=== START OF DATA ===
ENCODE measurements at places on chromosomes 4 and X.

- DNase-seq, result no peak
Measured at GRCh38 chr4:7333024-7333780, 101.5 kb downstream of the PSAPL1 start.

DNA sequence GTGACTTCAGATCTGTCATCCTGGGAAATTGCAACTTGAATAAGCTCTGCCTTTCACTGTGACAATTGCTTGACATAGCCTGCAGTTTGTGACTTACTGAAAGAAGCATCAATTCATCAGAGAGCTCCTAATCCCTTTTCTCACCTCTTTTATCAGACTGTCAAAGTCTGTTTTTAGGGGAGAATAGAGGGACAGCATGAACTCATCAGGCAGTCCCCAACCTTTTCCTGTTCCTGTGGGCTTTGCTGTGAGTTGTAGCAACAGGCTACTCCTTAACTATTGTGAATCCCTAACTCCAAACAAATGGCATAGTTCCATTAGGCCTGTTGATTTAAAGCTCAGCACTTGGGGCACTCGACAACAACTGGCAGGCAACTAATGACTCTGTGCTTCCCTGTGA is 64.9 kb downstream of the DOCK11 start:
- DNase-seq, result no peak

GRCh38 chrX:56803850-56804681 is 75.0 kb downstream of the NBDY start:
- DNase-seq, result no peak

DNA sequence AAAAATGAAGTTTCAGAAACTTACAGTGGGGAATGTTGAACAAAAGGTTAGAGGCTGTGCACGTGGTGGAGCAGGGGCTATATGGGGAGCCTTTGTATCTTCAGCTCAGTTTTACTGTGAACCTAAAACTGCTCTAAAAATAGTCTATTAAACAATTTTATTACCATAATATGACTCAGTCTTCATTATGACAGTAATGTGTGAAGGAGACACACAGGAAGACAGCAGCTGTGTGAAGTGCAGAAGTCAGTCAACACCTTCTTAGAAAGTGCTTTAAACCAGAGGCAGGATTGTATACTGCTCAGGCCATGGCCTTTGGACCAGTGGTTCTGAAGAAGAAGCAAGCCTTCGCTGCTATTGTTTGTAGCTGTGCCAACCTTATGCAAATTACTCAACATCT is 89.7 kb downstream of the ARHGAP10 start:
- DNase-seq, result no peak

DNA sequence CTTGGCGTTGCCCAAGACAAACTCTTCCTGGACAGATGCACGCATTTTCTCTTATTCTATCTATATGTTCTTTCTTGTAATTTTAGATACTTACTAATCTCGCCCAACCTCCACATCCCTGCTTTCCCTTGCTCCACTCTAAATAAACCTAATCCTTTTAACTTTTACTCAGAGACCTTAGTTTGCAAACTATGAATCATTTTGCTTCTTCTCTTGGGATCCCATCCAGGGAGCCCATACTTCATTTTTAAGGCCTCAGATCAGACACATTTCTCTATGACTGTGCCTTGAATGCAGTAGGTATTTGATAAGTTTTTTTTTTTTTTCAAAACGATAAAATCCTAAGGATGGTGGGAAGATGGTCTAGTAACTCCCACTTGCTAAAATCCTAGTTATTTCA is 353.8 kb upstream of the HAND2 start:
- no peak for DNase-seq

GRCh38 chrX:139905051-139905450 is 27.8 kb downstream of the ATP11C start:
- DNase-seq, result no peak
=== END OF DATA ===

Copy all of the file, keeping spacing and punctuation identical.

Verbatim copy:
ENCODE measurements at places on chromosomes 4 and X.

- DNase-seq, result no peak
Measured at GRCh38 chr4:7333024-7333780, 101.5 kb downstream of the PSAPL1 start.

DNA sequence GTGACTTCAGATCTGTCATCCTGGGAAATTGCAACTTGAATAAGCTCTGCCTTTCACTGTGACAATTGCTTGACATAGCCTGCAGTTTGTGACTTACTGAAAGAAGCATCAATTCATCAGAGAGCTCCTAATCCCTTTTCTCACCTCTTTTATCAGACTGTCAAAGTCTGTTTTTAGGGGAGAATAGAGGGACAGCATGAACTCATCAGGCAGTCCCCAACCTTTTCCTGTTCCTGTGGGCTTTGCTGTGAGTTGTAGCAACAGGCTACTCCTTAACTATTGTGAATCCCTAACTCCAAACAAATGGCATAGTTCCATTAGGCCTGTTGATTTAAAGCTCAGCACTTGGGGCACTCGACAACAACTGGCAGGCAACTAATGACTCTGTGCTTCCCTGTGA is 64.9 kb downstream of the DOCK11 start:
- DNase-seq, result no peak

GRCh38 chrX:56803850-56804681 is 75.0 kb downstream of the NBDY start:
- DNase-seq, result no peak

DNA sequence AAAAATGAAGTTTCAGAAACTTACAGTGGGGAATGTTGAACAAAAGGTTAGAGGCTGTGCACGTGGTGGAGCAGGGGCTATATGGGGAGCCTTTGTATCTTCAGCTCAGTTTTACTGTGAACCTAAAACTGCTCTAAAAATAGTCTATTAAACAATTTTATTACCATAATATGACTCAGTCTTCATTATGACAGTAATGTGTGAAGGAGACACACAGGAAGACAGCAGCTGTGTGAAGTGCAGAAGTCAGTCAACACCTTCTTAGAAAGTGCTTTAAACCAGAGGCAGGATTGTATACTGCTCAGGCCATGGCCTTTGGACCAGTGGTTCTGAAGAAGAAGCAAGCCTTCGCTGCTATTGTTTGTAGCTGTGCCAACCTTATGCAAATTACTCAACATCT is 89.7 kb downstream of the ARHGAP10 start:
- DNase-seq, result no peak

DNA sequence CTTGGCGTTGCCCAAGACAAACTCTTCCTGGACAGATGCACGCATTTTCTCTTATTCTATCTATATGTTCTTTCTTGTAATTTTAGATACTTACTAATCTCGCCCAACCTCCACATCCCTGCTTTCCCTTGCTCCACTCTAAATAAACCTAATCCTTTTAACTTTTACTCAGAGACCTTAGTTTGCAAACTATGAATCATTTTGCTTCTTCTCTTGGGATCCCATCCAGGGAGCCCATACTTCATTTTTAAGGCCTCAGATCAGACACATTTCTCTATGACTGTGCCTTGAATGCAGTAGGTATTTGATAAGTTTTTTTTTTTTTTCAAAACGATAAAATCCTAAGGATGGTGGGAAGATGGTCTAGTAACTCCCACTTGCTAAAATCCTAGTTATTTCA is 353.8 kb upstream of the HAND2 start:
- no peak for DNase-seq

GRCh38 chrX:139905051-139905450 is 27.8 kb downstream of the ATP11C start:
- DNase-seq, result no peak